AN exhibition featuring images of black Scots wearing face masks has been destroyed in what is being described as a racist attack.

The vandalism of the BREAdTH apart exhibition came just weeks after it opened in Dundee.

Artist Sekai Machache, 31, who was behind the display condemned the action.

Police Scotland said officers were carrying out inquiries into what happened.  

It comes after vandals targeted her previous public exhibition in the city and after a mural of George Floyd, the US police officer whose death sparked new life to the Black Lives Matter movement,  was defaced.

HeraldScotland:

One of the images.  Source: Creative Dundee.

Ms Machache said: "Racism is the most inevitable thing in the world.

"I’m not shocked Dundee, I’m just disappointed. It’s not the first time this has happened to me and my work or to anti-racist statements in the city."

It is thought the vandals struck at some point over the weekend, most probably Saturday night.

Creative Dundee, an organisation that supports creativity and art in the city, said: "Sekai’s work has been torn down in an act of racist vandalism. We will be working alongside Sharing Not Hoarding [the exhibition organisers] and Sekai to share and help platform their response in the near future.

"Until then we stand in solidarity with our friend Sekai and all involved in the project."

The exhibition presents two interpretation posters and 16 portraits of Black people based in Scotland wearing face masks designed in collaboration with Dundee-based artist Fiona Catherine Powell.

The masks were made using a collection of vibrantly coloured African fabrics.

According to Creative Dundee, choosing to have the participants wear brightly patterned masks the exhibition advocated the importance of wearing face masks to prevent the spread of Covid-19 "whilst highlighting the relationship between systemic racism and healthcare".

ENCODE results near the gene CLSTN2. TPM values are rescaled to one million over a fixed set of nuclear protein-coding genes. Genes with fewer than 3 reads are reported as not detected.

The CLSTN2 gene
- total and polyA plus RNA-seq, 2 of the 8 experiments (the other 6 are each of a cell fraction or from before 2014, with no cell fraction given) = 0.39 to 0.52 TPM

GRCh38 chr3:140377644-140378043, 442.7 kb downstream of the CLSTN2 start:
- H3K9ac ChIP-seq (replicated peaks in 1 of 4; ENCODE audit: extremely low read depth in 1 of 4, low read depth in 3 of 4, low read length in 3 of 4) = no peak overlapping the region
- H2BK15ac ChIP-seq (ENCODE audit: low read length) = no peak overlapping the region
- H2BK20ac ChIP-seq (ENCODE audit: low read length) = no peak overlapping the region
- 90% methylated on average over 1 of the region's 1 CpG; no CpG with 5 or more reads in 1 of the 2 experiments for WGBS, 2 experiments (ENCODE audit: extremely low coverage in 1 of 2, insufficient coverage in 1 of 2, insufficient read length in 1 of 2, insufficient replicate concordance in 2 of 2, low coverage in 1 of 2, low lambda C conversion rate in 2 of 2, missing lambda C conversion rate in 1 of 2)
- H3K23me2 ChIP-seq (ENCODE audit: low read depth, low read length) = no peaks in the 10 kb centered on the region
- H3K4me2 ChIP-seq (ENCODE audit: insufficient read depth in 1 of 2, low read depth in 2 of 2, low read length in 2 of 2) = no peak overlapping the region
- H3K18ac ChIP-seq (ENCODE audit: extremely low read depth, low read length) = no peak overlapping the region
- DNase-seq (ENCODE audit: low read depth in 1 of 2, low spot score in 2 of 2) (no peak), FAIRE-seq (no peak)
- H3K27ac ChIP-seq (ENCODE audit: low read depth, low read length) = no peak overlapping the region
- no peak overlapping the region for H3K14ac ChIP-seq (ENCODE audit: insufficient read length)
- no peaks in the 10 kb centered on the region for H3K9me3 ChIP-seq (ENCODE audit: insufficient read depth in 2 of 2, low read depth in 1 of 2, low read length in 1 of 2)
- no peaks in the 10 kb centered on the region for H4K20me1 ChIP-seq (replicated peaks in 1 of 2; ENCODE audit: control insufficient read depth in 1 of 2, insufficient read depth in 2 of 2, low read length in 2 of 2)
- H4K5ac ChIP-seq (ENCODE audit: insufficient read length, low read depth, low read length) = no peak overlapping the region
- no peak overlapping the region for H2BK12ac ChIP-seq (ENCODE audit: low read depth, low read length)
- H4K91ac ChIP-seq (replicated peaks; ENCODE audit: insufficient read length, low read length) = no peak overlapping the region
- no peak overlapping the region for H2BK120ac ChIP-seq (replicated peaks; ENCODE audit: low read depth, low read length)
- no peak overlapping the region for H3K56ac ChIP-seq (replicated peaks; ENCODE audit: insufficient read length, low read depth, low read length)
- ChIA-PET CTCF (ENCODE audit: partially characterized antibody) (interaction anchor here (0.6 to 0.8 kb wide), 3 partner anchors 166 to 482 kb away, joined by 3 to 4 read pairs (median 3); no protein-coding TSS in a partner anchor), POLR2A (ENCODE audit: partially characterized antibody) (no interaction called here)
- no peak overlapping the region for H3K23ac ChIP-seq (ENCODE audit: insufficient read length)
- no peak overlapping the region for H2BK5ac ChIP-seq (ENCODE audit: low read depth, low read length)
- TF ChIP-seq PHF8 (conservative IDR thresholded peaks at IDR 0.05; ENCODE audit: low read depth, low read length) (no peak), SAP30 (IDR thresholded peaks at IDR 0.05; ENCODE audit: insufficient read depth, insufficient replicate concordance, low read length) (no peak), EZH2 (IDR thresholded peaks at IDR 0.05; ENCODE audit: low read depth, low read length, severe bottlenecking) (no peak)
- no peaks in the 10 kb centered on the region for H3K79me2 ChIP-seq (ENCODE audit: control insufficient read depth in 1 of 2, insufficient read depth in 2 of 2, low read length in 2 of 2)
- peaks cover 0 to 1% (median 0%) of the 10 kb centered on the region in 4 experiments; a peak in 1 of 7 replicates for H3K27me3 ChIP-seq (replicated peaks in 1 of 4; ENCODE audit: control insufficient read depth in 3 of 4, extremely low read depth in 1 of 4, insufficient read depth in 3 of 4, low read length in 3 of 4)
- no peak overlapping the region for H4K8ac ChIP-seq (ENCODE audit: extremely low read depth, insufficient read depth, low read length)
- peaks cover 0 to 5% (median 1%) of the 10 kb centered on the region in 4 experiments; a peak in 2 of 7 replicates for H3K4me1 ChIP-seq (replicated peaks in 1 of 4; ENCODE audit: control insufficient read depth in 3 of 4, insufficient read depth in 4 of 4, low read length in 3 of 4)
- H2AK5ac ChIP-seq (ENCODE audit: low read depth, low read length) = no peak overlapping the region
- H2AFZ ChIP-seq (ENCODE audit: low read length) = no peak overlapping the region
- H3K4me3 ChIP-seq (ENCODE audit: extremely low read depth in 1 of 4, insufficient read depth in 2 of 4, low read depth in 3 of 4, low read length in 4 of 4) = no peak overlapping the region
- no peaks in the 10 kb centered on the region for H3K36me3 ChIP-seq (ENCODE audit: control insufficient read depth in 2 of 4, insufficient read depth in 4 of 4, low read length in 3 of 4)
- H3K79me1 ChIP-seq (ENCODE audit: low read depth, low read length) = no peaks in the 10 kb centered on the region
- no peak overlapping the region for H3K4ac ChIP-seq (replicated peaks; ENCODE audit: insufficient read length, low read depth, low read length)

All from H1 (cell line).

The exhibition was part of the Scottish Black Lives Matter Mural Trail which has seen artwork displays popping up at a dozen arts venues and sites in Edinburgh, Glasgow and Inverness.

Creative Dundee's description of the exhibition said: "Reports on the Covid-19 pandemic have shown that Black and Asian communities in the UK have been made disproportionately vulnerable to this virus and so in many ways the call to citizens to wear a mask to prevent the spread of coronavirus has become yet another aspect of the BLM movement.

Ms Machache said in launching the exhibition: "“BLM as a movement extends far beyond police brutality into every aspect of Black lives. It is important to understand the ways in which systemic anti-Blackness affects the quality of life, access to adequate healthcare and life expectancy of Black people.

We stand in solidarity with Black people around the world. We are imploring everyone to understand that All Lives cannot matter as long as some of us continue to be excluded from the ‘All’.”

Scottish Black Lives Matter Mural Trail artists come from a wide range of backgrounds (including Cape Verde, Nigeria, Zimbabwe, Papua New Guinea, Pakistan/Harris, USA), some trained, some self taught, combining youth and experience, individuals and artist collectives.

The trail is the brainchild of Edinburgh based creative producer Wezi Mhura who pulled the idea together in just over a week, with the support of venues and arts organisations including Edinburgh International Festival, Dance Base, Queen’s Hall Edinburgh, Eden Court Theatre, Glasgow’s King’s Theatre and Theatre Royal, and many more.

In launching it, Ms Mhura said: “The Scottish Government says it recognises the strength in its aspirations to a more equal and more diverse society going forward, and we hope this Mural Trail will help to start the conversations that need to be happening now. It’s been amazing to connect in with so many talented artists (with roots in so many different places) who have been so enthusiastic about getting behind this project”.

A Police Scotland spokesman said: "We are aware of a vandalism to posters in Slessor Gardens, Dundee and will be carrying out enquiries. Anyone who knows who is responsible should contact officers."